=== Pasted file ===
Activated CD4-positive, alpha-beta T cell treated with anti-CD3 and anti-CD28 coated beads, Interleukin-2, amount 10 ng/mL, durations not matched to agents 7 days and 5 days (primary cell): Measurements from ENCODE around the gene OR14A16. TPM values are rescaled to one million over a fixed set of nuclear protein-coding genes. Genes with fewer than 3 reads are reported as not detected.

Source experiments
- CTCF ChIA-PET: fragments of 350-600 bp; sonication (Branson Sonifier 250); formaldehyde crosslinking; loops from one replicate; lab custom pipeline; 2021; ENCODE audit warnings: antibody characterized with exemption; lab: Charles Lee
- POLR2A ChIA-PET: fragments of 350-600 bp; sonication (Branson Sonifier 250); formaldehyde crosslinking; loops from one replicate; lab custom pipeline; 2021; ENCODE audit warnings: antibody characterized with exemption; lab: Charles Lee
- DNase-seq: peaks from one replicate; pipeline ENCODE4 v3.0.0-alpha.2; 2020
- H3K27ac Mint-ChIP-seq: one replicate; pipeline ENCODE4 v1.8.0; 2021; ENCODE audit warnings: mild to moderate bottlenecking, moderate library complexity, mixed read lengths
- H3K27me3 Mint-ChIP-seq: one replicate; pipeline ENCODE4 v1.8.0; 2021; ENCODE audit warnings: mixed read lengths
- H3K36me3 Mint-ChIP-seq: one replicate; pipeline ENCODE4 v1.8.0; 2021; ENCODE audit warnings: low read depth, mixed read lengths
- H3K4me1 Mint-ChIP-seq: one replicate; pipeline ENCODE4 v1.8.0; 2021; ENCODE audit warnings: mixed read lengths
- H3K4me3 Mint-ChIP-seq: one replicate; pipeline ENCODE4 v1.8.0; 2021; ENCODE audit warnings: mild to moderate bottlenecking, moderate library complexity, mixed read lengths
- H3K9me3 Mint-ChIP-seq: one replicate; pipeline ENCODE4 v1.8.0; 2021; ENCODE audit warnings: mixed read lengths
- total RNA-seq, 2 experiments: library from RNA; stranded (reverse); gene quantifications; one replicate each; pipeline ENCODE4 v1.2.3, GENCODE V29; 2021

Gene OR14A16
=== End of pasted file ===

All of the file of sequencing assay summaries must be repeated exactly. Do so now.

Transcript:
Activated CD4-positive, alpha-beta T cell treated with anti-CD3 and anti-CD28 coated beads, Interleukin-2, amount 10 ng/mL, durations not matched to agents 7 days and 5 days (primary cell): Measurements from ENCODE around the gene OR14A16. TPM values are rescaled to one million over a fixed set of nuclear protein-coding genes. Genes with fewer than 3 reads are reported as not detected.

Source experiments
- CTCF ChIA-PET: fragments of 350-600 bp; sonication (Branson Sonifier 250); formaldehyde crosslinking; loops from one replicate; lab custom pipeline; 2021; ENCODE audit warnings: antibody characterized with exemption; lab: Charles Lee
- POLR2A ChIA-PET: fragments of 350-600 bp; sonication (Branson Sonifier 250); formaldehyde crosslinking; loops from one replicate; lab custom pipeline; 2021; ENCODE audit warnings: antibody characterized with exemption; lab: Charles Lee
- DNase-seq: peaks from one replicate; pipeline ENCODE4 v3.0.0-alpha.2; 2020
- H3K27ac Mint-ChIP-seq: one replicate; pipeline ENCODE4 v1.8.0; 2021; ENCODE audit warnings: mild to moderate bottlenecking, moderate library complexity, mixed read lengths
- H3K27me3 Mint-ChIP-seq: one replicate; pipeline ENCODE4 v1.8.0; 2021; ENCODE audit warnings: mixed read lengths
- H3K36me3 Mint-ChIP-seq: one replicate; pipeline ENCODE4 v1.8.0; 2021; ENCODE audit warnings: low read depth, mixed read lengths
- H3K4me1 Mint-ChIP-seq: one replicate; pipeline ENCODE4 v1.8.0; 2021; ENCODE audit warnings: mixed read lengths
- H3K4me3 Mint-ChIP-seq: one replicate; pipeline ENCODE4 v1.8.0; 2021; ENCODE audit warnings: mild to moderate bottlenecking, moderate library complexity, mixed read lengths
- H3K9me3 Mint-ChIP-seq: one replicate; pipeline ENCODE4 v1.8.0; 2021; ENCODE audit warnings: mixed read lengths
- total RNA-seq, 2 experiments: library from RNA; stranded (reverse); gene quantifications; one replicate each; pipeline ENCODE4 v1.2.3, GENCODE V29; 2021

Gene OR14A16